Story Of Baby With Down Syndrome Shows Surrogacy's Pitfalls

A boy with Down syndrome was adopted by his Thai surrogate after being abandoned, sparking support for the woman and scrutiny of lax surrogacy laws.

Story Of Baby With Down Syndrome Shows Surrogacy's Pitfalls
Sky News

The kindness of a 21-year-old Thai woman has captured the world's attention and brought to light a concerning issue within the county. 

Pattharamon Janbua was hired by a surrogate company to be a surrogate mother for an Australian couple. Early in her pregnancy it was discovered she was going to have twins, and one of those twins has Down's Syndrome. (Via BBC)

According to The Wall Street Journal, "The agent said the couple wanted her to have an abortion, and that there was a way to achieve it, but Ms. Pattharamon said she refused." Pattharamon then told the agency she would raise the child herself​.

Pattharamon: "I love him. He was in my tummy for 9 months. It's my child. I love him like my own." (Via ABC Australia)

After the twins were born, the Australian couple took the little girl, but left Gammy, her twin brother, in Thailand. (Via 9 News)

Pattharamon has raised Gammy while also raising her two older children. Which likely isn't an easy feat — besides Down's syndrome, Gammy has a congenital heart condition and a lung infection. 

Gammy's medical bills have totaled more than $141,000. Australian charity, Hands Across the Water, has been paying the bills. (Via The Sydney Morning Herald)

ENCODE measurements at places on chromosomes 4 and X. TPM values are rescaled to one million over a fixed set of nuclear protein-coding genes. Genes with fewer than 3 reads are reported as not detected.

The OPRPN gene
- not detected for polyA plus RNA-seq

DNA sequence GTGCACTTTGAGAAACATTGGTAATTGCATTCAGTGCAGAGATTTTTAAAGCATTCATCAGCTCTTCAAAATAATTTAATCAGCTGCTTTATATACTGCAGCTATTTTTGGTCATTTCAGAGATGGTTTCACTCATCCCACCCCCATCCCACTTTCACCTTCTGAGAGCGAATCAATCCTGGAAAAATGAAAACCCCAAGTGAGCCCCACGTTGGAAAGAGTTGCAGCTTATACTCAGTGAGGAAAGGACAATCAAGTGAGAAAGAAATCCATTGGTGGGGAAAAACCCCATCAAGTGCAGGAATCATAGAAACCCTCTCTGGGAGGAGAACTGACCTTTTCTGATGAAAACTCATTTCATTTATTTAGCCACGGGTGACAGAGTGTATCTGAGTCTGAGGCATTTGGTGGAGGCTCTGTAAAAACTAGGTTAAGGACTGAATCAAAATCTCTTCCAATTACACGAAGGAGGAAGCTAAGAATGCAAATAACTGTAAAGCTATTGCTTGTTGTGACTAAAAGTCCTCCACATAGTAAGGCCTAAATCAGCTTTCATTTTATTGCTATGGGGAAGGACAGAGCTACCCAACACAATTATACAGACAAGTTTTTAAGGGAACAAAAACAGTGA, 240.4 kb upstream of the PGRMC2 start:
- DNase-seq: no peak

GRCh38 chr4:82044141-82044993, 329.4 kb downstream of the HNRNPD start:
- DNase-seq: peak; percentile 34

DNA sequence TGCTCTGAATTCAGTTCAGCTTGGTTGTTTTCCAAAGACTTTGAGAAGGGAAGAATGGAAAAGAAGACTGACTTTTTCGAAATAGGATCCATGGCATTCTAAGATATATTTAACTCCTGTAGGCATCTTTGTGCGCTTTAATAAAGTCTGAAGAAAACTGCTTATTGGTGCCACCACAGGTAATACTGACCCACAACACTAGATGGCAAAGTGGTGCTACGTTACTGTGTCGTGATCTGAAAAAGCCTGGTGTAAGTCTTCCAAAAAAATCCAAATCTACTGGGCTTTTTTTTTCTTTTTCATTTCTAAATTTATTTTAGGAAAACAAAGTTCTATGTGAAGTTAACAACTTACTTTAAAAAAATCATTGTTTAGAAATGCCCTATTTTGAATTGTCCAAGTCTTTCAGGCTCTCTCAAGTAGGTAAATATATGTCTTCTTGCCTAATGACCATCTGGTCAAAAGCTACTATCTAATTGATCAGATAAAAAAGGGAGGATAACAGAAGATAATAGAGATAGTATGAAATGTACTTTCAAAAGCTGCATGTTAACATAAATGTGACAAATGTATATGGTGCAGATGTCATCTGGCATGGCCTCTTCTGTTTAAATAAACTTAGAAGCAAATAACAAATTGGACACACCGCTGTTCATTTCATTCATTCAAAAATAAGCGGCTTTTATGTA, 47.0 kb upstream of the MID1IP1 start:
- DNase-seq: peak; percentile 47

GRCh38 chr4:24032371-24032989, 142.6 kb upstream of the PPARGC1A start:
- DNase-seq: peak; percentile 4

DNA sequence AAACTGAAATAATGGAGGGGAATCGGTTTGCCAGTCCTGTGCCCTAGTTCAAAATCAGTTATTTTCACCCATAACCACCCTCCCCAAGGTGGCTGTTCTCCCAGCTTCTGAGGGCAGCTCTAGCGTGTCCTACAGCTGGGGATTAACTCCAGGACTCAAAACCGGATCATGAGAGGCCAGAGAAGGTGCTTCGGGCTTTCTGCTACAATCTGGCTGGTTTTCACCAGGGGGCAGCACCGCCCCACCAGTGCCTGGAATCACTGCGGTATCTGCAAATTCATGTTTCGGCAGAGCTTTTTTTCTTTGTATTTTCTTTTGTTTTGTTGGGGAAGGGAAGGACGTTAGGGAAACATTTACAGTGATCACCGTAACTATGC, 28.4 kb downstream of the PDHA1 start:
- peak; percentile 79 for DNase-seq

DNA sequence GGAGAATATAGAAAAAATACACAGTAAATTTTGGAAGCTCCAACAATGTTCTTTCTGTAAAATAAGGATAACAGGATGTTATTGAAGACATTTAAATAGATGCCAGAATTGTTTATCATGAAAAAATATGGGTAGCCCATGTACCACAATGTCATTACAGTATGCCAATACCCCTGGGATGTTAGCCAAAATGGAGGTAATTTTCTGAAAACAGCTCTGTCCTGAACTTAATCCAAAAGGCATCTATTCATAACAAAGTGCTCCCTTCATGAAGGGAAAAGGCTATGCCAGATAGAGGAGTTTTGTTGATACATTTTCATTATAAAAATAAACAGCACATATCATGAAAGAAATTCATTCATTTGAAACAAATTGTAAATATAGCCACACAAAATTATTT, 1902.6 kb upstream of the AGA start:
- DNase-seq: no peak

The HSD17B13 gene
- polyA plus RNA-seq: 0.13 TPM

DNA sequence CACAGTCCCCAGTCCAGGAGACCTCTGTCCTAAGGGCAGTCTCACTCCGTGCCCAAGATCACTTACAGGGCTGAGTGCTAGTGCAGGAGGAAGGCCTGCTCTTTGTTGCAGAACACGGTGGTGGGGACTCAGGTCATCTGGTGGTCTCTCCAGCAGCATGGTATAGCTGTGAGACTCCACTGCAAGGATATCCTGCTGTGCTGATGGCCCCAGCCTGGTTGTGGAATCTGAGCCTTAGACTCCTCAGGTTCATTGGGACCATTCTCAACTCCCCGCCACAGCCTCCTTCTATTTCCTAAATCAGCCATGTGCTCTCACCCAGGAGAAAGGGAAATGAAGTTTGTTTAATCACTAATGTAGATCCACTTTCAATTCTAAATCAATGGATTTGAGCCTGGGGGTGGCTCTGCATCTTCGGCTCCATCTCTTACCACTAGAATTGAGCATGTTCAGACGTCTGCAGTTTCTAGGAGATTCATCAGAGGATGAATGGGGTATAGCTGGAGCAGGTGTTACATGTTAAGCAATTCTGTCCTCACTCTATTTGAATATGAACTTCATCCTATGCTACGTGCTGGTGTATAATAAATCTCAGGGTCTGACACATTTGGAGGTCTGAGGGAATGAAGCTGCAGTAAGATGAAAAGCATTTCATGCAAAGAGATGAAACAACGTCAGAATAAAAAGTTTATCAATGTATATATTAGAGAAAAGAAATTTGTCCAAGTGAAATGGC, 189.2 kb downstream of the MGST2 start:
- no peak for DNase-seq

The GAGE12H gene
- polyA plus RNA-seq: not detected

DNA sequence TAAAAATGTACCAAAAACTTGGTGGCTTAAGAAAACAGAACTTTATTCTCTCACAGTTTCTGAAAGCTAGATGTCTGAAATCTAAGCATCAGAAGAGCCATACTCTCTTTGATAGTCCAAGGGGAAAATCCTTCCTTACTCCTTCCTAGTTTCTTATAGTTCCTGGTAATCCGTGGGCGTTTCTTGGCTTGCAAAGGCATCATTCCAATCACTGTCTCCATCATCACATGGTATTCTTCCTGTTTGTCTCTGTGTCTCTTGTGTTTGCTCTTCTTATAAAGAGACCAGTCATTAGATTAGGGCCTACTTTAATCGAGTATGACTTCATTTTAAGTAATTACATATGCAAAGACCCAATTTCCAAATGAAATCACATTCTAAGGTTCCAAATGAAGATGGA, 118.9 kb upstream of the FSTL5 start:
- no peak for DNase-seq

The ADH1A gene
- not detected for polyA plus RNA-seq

This GoFundMe Page has also raised more than $200,000 for Gammy. 

Australia, like many other countries, has laws prohibiting surrogacy  — prompting many couples look to poorer nations like Thailand.

In February, 14 women were rescued from a surrogate trafficking ring in Thailand where reports say the women were forced to have babies and live inside the agency. (Via LifeSiteNews)

The Telegraph says the surrogate laws in Thailand are poorly regulated, but are strengthening as more the topic has become more and more public. 

In a new development, The Sydney Morning Herald reports Thai health officials announced Wednesday, â€‹"The only legal surrogacy cases were those in which a married couple cannot conceive a child and engage a blood relative to carry their child."

Pattharamon says the surrogacy agency she worked with has not paid her in full yet and still owes her more than $2,000. (Via The Sydney Morning Herald)